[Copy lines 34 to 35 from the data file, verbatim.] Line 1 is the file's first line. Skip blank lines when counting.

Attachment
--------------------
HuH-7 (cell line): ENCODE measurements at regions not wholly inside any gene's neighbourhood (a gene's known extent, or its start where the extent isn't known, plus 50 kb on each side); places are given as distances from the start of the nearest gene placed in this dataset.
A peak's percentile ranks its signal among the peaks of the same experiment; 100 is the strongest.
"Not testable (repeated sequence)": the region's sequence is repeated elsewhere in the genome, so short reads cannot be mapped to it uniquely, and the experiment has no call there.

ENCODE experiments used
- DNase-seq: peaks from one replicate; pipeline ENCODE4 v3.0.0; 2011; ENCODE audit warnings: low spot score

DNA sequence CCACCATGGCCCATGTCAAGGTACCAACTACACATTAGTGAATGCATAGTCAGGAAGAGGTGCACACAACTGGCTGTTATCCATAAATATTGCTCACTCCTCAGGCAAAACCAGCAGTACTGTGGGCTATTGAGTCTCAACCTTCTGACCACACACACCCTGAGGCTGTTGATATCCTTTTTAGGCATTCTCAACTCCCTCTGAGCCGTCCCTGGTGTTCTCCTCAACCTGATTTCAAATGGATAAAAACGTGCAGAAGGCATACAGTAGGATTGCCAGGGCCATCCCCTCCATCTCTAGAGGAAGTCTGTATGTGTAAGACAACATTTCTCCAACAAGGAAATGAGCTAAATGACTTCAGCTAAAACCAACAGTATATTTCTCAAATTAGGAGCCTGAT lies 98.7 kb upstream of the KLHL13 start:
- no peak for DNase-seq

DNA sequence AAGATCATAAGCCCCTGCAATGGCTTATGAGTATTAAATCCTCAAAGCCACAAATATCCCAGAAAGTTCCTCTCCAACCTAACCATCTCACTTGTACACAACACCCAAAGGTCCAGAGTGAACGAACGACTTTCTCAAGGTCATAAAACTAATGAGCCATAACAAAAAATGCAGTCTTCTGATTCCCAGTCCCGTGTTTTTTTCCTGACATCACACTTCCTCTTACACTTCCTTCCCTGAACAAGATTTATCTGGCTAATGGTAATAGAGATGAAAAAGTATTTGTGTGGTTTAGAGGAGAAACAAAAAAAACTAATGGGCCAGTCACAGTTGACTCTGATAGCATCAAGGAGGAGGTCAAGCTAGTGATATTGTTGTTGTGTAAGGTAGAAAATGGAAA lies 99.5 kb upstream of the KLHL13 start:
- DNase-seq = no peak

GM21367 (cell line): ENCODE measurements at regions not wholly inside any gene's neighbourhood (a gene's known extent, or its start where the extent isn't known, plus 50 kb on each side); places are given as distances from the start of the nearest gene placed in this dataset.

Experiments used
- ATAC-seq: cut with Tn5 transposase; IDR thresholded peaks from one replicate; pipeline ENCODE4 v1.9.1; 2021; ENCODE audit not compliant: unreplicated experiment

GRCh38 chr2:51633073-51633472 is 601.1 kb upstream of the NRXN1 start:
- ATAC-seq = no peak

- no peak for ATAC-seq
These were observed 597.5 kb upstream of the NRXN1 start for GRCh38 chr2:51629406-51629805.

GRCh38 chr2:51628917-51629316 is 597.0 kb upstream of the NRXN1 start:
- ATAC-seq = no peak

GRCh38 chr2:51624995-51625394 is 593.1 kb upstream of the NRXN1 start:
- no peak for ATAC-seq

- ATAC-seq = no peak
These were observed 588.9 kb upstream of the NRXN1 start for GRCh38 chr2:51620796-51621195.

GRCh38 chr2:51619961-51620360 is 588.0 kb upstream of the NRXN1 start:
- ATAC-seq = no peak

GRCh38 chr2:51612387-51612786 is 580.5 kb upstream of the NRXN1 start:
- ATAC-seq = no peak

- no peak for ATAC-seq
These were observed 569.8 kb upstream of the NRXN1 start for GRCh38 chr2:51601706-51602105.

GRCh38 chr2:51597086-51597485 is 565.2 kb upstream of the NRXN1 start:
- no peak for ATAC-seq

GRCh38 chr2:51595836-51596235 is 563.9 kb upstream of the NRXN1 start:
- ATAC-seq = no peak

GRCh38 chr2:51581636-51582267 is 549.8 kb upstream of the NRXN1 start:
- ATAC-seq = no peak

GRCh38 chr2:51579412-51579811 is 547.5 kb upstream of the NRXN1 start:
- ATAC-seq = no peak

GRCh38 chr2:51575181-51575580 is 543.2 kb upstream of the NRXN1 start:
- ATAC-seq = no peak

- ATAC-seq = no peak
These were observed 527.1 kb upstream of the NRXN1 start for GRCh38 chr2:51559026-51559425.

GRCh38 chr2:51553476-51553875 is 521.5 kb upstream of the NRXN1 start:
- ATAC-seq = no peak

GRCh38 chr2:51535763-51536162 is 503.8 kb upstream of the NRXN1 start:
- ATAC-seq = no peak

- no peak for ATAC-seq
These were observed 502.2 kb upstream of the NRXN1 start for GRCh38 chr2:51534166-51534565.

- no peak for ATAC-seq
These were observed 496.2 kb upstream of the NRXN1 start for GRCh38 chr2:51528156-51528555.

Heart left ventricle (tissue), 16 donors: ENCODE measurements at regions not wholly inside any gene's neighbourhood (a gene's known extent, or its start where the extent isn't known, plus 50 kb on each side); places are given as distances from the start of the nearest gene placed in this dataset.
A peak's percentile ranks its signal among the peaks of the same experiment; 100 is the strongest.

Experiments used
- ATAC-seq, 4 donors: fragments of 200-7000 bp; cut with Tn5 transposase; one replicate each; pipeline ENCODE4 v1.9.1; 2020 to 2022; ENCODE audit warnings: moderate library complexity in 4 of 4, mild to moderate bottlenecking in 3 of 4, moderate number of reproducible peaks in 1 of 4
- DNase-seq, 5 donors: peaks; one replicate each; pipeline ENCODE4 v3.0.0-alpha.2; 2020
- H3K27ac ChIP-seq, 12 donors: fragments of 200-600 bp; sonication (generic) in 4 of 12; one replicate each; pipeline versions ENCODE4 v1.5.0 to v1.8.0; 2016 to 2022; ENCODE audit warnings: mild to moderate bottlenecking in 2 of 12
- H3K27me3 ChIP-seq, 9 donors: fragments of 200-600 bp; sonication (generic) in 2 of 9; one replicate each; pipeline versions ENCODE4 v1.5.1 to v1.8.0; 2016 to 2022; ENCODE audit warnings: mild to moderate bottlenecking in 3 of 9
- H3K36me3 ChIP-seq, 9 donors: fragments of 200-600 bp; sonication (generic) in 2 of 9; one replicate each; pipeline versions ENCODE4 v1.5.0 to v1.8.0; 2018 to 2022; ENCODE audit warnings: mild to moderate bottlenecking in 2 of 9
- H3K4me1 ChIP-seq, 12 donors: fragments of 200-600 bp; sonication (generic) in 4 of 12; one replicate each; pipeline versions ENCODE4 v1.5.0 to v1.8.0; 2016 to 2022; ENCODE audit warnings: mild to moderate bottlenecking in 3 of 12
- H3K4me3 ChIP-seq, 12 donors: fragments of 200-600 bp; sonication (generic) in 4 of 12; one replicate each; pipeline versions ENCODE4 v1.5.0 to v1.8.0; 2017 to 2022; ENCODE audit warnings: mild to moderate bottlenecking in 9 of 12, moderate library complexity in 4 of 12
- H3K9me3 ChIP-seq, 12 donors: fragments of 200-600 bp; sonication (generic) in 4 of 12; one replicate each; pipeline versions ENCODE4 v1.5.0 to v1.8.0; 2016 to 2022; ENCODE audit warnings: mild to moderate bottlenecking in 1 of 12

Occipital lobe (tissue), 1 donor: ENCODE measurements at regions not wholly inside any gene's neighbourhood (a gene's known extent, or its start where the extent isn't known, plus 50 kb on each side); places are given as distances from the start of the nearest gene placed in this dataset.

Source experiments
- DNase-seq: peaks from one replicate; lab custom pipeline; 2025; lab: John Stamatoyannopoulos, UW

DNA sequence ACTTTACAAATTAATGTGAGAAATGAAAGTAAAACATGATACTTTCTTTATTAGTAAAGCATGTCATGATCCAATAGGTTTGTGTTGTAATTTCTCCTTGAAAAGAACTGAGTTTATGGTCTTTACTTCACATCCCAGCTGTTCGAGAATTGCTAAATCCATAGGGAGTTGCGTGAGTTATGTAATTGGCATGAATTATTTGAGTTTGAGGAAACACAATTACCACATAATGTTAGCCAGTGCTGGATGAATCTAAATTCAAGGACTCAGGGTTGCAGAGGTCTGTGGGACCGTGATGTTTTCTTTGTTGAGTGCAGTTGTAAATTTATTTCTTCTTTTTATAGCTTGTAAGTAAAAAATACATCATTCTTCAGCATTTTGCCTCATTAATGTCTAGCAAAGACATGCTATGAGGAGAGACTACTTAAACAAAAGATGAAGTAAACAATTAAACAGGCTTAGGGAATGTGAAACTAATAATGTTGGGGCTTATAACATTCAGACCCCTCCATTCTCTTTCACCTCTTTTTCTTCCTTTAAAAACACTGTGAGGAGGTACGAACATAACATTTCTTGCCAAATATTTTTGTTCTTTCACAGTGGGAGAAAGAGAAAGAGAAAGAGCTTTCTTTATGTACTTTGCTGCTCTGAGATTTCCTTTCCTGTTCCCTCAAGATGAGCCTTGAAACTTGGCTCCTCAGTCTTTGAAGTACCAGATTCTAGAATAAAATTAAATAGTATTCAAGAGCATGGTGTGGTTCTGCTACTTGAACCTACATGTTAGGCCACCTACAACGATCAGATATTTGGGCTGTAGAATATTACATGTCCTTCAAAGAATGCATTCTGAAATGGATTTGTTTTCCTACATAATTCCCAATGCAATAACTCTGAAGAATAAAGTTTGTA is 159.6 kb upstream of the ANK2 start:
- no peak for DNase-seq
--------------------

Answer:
- ATAC-seq = no peak

GRCh38 chr2:51579412-51579811 is 547.5 kb upstream of the NRXN1 start: